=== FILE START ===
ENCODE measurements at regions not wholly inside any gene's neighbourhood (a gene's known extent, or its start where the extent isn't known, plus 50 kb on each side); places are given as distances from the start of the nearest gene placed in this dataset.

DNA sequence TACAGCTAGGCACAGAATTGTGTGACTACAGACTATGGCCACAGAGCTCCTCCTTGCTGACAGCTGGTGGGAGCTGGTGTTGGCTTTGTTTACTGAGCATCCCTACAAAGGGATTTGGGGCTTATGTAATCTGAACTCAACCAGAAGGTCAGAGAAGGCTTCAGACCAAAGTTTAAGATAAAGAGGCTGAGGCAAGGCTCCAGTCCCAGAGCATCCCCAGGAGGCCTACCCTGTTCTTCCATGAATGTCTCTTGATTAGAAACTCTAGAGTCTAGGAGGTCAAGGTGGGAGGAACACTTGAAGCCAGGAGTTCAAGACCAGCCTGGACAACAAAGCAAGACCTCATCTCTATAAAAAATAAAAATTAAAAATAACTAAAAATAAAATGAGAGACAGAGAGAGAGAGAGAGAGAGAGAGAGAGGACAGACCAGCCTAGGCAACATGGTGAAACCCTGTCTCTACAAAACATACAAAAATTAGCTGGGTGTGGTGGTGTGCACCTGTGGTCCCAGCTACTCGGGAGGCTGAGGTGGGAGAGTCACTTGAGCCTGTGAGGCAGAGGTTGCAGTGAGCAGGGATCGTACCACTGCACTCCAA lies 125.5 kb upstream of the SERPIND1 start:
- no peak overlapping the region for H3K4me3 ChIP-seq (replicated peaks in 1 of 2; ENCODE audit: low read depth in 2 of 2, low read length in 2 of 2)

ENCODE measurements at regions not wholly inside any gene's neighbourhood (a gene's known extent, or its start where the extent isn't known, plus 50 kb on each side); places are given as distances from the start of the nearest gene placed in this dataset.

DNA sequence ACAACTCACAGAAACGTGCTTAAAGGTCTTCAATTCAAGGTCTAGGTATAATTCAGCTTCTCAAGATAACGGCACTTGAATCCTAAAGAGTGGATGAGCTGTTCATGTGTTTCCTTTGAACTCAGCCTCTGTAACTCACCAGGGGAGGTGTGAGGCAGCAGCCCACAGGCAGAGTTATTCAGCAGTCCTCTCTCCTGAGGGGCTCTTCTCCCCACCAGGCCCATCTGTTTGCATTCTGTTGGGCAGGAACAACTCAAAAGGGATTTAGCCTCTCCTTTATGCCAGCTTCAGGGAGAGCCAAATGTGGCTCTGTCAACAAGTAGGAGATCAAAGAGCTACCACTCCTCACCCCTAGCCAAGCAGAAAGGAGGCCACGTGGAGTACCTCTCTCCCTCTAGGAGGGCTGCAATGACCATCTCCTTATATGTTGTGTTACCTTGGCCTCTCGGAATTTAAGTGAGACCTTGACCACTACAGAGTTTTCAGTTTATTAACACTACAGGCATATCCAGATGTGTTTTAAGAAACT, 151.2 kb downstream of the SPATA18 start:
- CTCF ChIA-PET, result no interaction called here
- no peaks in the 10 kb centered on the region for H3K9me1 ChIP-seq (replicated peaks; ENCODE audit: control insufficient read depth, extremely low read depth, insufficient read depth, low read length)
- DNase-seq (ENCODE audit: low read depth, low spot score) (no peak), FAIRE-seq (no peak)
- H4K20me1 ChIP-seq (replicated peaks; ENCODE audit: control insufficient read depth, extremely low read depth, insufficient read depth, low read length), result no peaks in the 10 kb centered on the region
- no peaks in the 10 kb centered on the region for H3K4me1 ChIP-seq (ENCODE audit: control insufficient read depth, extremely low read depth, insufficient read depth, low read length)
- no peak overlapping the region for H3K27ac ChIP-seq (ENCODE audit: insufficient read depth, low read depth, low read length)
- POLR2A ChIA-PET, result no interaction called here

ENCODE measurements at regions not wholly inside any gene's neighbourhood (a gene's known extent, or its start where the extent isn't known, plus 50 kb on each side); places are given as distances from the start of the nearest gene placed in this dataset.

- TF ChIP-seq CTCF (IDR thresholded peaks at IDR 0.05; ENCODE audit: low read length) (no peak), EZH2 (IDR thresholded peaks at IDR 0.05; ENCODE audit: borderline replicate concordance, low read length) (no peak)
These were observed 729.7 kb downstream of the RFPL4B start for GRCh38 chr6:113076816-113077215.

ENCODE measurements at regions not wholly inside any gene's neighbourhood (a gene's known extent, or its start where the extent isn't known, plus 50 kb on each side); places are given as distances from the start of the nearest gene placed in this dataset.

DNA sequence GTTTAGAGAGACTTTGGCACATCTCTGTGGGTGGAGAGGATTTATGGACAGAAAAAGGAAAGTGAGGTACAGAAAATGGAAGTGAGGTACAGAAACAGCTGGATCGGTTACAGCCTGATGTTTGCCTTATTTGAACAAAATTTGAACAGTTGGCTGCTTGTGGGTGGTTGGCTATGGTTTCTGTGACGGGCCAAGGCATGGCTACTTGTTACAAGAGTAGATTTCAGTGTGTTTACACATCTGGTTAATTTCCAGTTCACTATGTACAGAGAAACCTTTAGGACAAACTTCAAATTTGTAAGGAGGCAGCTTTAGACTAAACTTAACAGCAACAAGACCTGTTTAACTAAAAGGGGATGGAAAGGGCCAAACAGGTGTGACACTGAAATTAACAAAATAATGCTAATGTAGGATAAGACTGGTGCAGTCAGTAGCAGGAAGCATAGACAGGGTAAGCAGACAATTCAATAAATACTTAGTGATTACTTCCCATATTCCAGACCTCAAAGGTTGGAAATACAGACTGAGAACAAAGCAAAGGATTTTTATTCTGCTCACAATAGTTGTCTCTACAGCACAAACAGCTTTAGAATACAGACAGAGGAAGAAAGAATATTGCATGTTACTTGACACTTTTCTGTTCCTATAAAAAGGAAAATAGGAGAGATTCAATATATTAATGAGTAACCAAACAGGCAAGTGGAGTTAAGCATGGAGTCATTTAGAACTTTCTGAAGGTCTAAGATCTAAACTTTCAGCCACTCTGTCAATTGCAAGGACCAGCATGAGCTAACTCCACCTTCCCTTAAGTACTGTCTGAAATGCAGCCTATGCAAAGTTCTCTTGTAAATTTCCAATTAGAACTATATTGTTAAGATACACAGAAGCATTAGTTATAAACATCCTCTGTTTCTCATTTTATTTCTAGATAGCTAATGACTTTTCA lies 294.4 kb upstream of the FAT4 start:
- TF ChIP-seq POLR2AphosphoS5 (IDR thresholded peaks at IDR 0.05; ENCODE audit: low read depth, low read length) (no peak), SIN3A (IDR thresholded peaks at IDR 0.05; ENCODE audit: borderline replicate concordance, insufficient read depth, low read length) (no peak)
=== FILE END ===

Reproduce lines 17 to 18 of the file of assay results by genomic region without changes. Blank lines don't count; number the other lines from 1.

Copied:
DNA sequence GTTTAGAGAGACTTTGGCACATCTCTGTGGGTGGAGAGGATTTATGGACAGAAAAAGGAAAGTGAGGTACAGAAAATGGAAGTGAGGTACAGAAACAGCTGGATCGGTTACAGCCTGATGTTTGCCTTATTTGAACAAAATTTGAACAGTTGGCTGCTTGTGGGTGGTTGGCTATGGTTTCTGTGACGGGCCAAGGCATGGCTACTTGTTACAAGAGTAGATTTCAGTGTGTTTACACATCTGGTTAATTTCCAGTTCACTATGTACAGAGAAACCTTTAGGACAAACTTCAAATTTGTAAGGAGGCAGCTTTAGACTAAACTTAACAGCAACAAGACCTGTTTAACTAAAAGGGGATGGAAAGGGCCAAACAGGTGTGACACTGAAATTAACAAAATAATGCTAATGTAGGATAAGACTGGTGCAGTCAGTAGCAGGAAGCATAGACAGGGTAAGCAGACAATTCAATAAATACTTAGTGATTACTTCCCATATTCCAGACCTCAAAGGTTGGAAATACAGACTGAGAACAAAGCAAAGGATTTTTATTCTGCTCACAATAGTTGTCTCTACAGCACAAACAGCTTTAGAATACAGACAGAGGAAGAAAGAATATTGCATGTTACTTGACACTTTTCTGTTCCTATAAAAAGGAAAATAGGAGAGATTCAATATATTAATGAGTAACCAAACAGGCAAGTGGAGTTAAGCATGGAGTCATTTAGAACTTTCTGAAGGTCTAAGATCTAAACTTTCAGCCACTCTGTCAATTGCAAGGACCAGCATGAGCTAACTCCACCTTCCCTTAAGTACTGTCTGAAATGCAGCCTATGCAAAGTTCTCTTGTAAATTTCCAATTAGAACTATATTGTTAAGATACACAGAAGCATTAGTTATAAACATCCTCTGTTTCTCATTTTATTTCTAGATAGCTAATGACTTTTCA lies 294.4 kb upstream of the FAT4 start:
- TF ChIP-seq POLR2AphosphoS5 (IDR thresholded peaks at IDR 0.05; ENCODE audit: low read depth, low read length) (no peak), SIN3A (IDR thresholded peaks at IDR 0.05; ENCODE audit: borderline replicate concordance, insufficient read depth, low read length) (no peak)